Album Review: Megadeth – TH1RT3EN

Back during this year’s less than functional Mayhem Festival, fliers everywhere dropped the bomb that some fresh Megadeth material would be arriving mid-October, following up the success of 2009’s brutally thematic Endgame. Recorded in a matter of weeks, TH1RT3EN represents either youthful exuberance in a second wind for Dave Mustaine and returning bassist Dave Ellefson, or else something of a passion project by all involved. Unlike the majority of the Megadeth canon, this new album lacks a definitive central theme or political tableau. Unlike Metallica’s Lulu, Megadeth needed no help from an over-the-hill poet to sow wild oats. TH1RT3EN may, at first glance, appear to be a straight-to-DVD horror film, but do not let its cover fool you, Megadeth have found a nugget of disjointed awesome.

“Sudden Death” is a choppy introduction, saved moments later by Al Capone-inspired lead single “Public Enemy No. 1”. “Whose Life (Is It Anyways?)” marches into the fold on Misfits-esque guitars, entering familiar melodic territory before “We The People” cross-breeds “Sweating Bullets” and an unrelenting apocalypse with zero mercy. One common thread throughout the whole of TH1RT3EN is an embrace of mild punk, an infusion of old school ’80s metal (“Never Dead”, “Millennium Of The Blind”), and a metamorphosis of Mustaine’s typical malicious grin into a lycanthropic sneer (“Deadly Nightshade”), a series of attributes that one could see reinvigorating anybody, really.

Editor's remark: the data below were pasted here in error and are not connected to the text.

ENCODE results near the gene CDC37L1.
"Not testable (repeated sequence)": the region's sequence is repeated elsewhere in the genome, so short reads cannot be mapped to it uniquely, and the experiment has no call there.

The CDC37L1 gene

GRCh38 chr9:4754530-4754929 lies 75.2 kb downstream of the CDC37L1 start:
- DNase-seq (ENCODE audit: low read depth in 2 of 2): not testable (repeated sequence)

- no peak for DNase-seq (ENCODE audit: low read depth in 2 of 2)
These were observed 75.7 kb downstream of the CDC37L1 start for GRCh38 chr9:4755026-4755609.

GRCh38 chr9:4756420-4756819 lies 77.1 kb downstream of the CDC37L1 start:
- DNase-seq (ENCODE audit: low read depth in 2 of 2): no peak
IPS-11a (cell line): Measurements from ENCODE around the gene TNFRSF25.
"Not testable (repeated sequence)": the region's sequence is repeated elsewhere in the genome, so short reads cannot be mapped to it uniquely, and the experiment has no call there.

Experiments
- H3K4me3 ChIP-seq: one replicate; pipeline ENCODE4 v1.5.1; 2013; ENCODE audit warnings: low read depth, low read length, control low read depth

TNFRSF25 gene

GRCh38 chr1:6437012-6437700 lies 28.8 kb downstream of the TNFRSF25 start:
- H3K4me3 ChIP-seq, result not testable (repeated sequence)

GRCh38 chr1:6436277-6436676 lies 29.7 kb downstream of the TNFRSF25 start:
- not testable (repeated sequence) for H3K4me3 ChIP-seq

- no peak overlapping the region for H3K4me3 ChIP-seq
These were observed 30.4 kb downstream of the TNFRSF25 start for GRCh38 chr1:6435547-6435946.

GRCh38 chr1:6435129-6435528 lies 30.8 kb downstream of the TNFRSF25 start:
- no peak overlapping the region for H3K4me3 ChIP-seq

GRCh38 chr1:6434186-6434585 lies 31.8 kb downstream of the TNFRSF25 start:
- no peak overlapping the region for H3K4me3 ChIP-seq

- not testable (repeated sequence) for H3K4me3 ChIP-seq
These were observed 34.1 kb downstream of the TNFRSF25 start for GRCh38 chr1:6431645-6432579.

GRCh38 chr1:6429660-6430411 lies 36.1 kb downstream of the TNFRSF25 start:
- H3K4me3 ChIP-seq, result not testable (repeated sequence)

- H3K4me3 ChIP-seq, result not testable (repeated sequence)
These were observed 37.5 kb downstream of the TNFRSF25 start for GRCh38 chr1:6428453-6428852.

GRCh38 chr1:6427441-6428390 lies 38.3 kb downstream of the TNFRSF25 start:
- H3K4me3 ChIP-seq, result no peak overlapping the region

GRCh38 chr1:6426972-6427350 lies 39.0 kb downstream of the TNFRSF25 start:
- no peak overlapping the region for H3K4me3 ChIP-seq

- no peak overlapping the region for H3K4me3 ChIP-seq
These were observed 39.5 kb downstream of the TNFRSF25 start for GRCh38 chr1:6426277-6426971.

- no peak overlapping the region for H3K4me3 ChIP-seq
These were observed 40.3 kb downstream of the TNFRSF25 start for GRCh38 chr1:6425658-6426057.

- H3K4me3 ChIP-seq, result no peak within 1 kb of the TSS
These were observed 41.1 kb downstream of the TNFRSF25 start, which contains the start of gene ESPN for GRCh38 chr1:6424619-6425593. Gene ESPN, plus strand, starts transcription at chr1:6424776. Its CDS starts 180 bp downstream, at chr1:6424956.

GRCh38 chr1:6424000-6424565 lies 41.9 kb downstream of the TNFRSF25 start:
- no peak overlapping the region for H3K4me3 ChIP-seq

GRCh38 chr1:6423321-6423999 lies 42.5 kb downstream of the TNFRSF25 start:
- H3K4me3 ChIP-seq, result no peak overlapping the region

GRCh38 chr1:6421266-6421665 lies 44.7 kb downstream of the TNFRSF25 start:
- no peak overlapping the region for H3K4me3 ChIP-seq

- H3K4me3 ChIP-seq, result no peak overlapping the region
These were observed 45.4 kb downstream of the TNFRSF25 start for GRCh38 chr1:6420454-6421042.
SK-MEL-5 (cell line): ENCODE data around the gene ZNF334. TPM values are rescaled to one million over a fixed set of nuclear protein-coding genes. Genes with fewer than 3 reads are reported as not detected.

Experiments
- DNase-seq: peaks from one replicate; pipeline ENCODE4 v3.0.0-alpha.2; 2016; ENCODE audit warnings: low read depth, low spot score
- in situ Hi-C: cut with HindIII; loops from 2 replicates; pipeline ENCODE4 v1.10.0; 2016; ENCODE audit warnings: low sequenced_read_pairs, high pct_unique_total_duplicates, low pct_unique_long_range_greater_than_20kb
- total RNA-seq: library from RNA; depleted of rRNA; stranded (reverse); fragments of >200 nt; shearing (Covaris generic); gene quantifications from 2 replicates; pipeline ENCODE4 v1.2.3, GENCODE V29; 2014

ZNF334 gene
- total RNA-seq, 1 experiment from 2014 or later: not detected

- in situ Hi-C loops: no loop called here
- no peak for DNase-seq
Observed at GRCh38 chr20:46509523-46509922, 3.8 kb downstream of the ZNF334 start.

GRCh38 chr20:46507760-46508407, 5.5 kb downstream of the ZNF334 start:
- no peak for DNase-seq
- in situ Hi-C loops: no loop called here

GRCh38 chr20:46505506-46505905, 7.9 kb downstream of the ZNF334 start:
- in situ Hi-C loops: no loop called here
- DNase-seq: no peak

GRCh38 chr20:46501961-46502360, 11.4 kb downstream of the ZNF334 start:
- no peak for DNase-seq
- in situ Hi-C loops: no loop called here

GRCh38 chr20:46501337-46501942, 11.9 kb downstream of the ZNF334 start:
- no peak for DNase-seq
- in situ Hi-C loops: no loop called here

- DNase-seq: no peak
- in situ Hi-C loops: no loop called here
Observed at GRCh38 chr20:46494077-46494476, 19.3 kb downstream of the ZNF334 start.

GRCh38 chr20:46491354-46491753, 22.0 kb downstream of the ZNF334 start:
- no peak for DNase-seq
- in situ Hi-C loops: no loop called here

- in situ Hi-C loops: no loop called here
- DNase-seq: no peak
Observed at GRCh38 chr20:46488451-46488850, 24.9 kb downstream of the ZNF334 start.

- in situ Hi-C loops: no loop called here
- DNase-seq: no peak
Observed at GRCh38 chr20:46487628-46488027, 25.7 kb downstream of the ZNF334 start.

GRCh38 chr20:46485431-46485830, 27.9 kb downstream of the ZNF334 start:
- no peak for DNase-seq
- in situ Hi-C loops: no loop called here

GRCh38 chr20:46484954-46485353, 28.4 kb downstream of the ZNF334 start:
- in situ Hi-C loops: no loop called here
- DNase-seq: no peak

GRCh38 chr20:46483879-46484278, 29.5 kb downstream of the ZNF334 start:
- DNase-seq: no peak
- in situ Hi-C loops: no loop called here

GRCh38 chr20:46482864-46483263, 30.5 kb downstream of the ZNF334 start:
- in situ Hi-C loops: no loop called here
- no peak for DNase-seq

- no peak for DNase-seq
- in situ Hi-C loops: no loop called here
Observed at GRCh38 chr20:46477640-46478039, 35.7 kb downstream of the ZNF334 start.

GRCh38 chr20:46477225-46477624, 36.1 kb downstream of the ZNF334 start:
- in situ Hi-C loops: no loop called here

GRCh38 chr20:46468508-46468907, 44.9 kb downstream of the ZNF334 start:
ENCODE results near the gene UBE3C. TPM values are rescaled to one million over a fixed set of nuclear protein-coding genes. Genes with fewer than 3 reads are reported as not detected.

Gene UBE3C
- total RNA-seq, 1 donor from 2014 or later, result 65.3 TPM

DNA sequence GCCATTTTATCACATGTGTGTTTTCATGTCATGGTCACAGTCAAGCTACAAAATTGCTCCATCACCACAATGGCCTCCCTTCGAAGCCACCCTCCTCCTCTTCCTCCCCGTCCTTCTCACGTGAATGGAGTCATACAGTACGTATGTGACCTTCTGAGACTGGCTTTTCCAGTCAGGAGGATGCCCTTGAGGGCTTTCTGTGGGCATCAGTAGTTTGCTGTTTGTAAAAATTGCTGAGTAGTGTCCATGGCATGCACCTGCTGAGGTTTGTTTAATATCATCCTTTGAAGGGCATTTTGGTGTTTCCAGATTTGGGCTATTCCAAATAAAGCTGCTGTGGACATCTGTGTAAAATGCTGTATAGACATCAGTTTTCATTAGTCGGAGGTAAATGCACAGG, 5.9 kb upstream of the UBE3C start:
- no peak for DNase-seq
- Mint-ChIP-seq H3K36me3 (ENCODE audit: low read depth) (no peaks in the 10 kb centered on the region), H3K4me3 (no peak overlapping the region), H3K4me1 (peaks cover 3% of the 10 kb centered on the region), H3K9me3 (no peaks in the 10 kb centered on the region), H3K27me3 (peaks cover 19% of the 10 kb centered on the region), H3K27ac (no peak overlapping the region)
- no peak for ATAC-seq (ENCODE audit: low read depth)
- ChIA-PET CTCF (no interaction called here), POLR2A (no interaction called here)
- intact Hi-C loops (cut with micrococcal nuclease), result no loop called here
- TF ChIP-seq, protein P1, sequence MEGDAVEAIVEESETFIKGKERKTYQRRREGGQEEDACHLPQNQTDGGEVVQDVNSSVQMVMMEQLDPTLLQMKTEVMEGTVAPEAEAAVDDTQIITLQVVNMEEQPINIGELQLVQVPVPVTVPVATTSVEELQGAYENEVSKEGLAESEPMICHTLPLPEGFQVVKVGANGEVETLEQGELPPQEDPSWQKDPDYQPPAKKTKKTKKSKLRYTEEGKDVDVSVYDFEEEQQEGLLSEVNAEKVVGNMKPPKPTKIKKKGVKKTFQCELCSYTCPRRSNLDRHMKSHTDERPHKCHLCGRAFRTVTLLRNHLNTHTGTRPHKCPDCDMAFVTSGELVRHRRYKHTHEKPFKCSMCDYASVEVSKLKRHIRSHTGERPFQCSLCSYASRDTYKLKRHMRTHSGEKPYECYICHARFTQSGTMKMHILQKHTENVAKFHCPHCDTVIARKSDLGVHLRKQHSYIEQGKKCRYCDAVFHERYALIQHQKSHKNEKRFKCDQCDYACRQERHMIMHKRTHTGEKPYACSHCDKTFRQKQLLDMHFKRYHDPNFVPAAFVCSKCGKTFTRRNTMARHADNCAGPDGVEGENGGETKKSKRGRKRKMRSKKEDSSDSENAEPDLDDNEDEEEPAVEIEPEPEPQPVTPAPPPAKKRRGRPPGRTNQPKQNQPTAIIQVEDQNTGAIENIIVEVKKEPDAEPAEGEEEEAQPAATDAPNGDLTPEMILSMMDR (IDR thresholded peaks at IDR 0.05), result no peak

Subtracting pretentious weight from a band that boasts several loose concept records in its catalog, TH1RT3EN might not don a full sense of humor, but it is 13 tracks of unadulterated hard rock in a classic package. Even as “Wrecker” steps in to try laughing manically at an old joke, it comes across less like good fun and more in the spirit of a serial killer.

The biggest flaw TH1RT3EN ever truly spits out is its lack of closure. The semi-titular finale does not seem to button anything, something tacked on purely to round everything up, and failing miserably at that. It shares a familiar tone at the bridge with co-existing rock act Metallica, and the minor nostalgia saves nothing. Thankfully, you could play this alongside Megadeth’s greatest hits and never miss a beat; seeing how TH1RT3EN came about to begin with, ’tis a fine achievement on its own merits.

Essential Tracks: “Whose Life (Is It Anyways?)”, “Public Enemy No. 1”, and “We The People”.


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